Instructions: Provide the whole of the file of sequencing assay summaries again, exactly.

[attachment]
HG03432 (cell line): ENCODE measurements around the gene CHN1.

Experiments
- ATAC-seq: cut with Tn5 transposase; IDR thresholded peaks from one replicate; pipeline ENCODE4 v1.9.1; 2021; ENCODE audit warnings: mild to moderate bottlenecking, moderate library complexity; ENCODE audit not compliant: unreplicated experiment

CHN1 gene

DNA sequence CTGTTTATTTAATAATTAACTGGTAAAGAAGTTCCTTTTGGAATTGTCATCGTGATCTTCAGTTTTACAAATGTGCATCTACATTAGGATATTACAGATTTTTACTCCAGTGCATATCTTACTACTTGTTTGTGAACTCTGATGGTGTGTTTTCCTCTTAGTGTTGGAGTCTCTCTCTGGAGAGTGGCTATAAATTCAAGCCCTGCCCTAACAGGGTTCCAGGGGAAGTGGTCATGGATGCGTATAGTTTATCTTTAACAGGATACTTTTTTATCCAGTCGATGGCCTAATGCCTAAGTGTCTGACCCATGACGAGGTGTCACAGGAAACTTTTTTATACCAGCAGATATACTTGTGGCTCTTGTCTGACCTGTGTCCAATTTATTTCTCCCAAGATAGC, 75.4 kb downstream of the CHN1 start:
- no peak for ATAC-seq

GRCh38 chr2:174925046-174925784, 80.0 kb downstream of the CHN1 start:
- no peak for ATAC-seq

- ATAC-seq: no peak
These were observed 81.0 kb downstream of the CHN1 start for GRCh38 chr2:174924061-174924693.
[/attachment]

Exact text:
HG03432 (cell line): ENCODE measurements around the gene CHN1.

Experiments
- ATAC-seq: cut with Tn5 transposase; IDR thresholded peaks from one replicate; pipeline ENCODE4 v1.9.1; 2021; ENCODE audit warnings: mild to moderate bottlenecking, moderate library complexity; ENCODE audit not compliant: unreplicated experiment

CHN1 gene

DNA sequence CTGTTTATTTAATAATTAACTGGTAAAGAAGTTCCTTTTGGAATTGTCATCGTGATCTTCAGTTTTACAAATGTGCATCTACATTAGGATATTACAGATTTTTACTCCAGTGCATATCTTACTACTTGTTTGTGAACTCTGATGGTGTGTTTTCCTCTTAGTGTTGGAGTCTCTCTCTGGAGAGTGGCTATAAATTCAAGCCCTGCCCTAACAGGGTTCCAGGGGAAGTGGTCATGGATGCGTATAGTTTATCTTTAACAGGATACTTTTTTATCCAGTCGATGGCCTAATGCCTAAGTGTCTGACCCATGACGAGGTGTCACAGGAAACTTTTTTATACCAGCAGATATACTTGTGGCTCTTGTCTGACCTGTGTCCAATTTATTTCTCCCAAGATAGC, 75.4 kb downstream of the CHN1 start:
- no peak for ATAC-seq

GRCh38 chr2:174925046-174925784, 80.0 kb downstream of the CHN1 start:
- no peak for ATAC-seq

- ATAC-seq: no peak
These were observed 81.0 kb downstream of the CHN1 start for GRCh38 chr2:174924061-174924693.